Tips for Holiday season personal and cyber security
Personal Security Tips
It’s that time of year again! This is it, This is “go” time for the jewelry industry. All of your waking moments are going to be focused on maximizing profits with great holiday sales promotions and incentives. This is also the time of year when criminals will also be out and about hoping to capitalize on the same set of circumstances. They are banking on a target rich environment with all of America out shopping for the holidays. So, Don’t let your guard down. Lets look at a couple of areas of vulnerability that you have. Lets start from the outside looking in. Many Holiday season robberies are occur in parking lots. No one from the jewelry business should walk out alone! Call your local Law Enforcement agency and ask for random patrols. If you own the property, make sure that your parking lot has adequate lighting and that your external camera’s and lighting systems adequately cover your parking lot. If you are in a strip mall, talk with the property management company and make sure that all of the street lights are in good working order to take away dark areas. Many stand alone locations use some type of window decorations for promotional purposes. Make sure that you can see out and that a police officer or security guard can see in. During the overnight hours I cannot stress how important it is to secure your inventory in a safe or vault, no matter the value. You may know that it is costume jewelry, but an opportunistic thief will not. The damage that they do trying to get in can still cost as much as losing your inventory. The “cover with a sheet” securing jewelry method has cost many a jeweler a ton of money!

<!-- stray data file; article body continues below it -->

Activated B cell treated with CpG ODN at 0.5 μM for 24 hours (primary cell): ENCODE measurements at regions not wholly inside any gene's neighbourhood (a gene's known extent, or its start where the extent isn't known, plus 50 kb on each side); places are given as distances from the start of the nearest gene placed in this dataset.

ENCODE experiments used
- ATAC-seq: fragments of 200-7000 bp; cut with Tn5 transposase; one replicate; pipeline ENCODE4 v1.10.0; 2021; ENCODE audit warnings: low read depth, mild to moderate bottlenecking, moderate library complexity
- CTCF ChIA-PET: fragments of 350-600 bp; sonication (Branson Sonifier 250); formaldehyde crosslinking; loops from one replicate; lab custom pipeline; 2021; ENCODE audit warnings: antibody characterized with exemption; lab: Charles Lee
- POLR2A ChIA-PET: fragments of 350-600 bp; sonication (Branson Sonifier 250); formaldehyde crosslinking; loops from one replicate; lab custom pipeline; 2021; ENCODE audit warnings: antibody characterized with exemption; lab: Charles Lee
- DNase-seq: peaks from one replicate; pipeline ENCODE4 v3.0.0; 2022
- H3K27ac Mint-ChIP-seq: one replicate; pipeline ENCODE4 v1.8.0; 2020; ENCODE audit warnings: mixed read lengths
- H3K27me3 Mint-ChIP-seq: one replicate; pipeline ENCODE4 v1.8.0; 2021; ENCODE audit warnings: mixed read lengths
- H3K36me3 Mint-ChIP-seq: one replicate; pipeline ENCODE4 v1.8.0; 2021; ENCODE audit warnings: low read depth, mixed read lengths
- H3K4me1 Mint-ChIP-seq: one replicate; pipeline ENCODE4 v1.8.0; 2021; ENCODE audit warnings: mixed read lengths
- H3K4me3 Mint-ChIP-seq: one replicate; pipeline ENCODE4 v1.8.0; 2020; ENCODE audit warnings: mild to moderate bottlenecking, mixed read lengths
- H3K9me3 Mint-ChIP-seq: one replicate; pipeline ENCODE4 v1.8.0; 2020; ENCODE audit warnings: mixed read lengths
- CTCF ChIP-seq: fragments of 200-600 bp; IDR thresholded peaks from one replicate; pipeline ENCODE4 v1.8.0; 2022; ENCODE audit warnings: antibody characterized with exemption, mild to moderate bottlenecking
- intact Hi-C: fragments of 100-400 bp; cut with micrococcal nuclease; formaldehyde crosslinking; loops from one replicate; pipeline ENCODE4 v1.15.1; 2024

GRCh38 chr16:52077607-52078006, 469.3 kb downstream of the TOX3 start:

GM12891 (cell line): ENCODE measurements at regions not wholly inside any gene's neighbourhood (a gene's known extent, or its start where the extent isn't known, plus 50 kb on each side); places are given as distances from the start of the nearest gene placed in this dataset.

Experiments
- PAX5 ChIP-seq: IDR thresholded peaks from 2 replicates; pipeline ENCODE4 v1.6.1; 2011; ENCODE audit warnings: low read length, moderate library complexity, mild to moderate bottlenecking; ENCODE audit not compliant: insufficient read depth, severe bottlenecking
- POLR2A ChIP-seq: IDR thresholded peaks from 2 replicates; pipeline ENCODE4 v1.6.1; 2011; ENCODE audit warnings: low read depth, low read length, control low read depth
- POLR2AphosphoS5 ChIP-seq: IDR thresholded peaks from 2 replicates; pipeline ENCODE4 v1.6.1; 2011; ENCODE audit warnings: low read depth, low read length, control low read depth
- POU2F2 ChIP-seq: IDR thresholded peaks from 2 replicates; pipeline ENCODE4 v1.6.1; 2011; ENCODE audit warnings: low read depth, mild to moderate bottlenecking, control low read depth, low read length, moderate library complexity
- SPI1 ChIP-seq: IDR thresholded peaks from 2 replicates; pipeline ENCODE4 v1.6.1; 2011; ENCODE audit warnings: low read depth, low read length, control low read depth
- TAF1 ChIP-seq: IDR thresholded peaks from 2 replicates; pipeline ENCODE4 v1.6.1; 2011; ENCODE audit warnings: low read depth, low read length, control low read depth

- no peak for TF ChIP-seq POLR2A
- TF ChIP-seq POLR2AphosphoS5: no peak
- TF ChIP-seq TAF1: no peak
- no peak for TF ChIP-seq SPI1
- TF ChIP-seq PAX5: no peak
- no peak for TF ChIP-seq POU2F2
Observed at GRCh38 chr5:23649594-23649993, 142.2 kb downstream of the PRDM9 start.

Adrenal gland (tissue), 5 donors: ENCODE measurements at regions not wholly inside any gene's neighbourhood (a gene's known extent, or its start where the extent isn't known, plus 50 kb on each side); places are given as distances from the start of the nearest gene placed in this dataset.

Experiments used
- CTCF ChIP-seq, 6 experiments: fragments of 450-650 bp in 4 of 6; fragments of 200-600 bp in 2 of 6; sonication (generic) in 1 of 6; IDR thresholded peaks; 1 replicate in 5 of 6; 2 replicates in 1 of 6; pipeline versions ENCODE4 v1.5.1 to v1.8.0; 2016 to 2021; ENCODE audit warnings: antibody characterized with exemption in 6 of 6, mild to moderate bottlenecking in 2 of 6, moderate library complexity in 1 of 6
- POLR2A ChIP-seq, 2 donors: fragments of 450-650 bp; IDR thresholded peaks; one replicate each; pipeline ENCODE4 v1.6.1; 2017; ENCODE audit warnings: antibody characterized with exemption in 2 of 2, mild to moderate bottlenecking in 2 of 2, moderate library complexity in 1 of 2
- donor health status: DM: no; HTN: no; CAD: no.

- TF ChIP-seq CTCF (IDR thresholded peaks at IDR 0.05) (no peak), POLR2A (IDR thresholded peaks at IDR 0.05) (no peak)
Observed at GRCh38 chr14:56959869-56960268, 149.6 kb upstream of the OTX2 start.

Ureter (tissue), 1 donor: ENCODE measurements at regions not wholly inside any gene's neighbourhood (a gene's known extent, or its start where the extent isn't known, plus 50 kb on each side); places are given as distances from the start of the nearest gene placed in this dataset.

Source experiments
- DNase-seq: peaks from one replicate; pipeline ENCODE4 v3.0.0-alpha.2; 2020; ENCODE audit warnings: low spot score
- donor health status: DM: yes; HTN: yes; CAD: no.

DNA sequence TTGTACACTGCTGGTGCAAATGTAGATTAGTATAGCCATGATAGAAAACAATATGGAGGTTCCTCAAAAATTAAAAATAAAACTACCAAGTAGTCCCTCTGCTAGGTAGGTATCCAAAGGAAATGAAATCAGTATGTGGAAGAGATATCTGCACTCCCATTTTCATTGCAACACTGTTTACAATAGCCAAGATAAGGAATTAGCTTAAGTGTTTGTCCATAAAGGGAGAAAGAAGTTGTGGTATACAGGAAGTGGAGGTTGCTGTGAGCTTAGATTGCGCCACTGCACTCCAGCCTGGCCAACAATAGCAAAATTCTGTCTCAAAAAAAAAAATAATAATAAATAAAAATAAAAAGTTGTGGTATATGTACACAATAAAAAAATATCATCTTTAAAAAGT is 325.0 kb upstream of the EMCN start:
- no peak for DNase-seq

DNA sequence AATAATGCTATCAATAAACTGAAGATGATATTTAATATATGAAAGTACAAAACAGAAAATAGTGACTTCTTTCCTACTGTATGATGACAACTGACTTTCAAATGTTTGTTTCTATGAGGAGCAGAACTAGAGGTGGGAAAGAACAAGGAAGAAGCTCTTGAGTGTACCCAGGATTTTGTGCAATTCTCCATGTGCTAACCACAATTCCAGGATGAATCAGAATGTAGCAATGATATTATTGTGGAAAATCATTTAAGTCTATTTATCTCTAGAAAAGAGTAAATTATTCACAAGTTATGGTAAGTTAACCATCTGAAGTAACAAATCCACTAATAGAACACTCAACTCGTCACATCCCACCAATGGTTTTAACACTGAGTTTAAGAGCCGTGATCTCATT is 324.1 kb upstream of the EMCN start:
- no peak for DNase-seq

On the inside during business hours. Have a” greeter” at the front door. Nothing says we pay attention like a smiling face making direct eye contact. If you have camera’s have a monitor that is clearly visible that shows that the front door is watched and that it is being recorded. You can also do a split screen with promotions running beside the security image! Re-arrange your inventory so that your most valuable items are the most difficult to get to prevent a snatch and run robbery. If all of you valuable items are at the front door, It makes getting away so much easier. Lastly, have a team meeting at the beginning and end of each business day. Talk about sales goals, and security. You will be amazed at how much this simple thing increases your security and your sales!
Cyber security: Protecting your reputation and sensitive information
Having a full-time IT staff may not be an option, However, protecting your sensitive information in today’s information age doesn’t have to be difficult. Realistically securing your businesses sensitive information falls into 3 categories: Device Security, Encryption protocols and finally Employee behaviors.
1. Device Security
Securing your device can simply be accomplished by placing your devices behind some form of barrier. That can be a locked door or gate. Many businesses use laptops, tablets and smartphones. Each one of these devices can be connected to your business network, so physically securing these devices is paramount.
Make sure that you do not leave these devices within easy reach and that they are properly stored in the private areas of your business and that the display screen is not visible to the public. Secondly, No unauthorized person should be able to physically access the computers, tablets and smartphones that are a part of your network. This can be accomplished by appropriate signage and gates that delineates off limit areas. A common mistake that we see is that many businesses will allow a customer to use their private restrooms which allows someone to have access to these devices.
Isolate your payment portals from your other business programs that are less secure. We also strongly recommend that you do not use the same computer to process payments that you use to surf the net.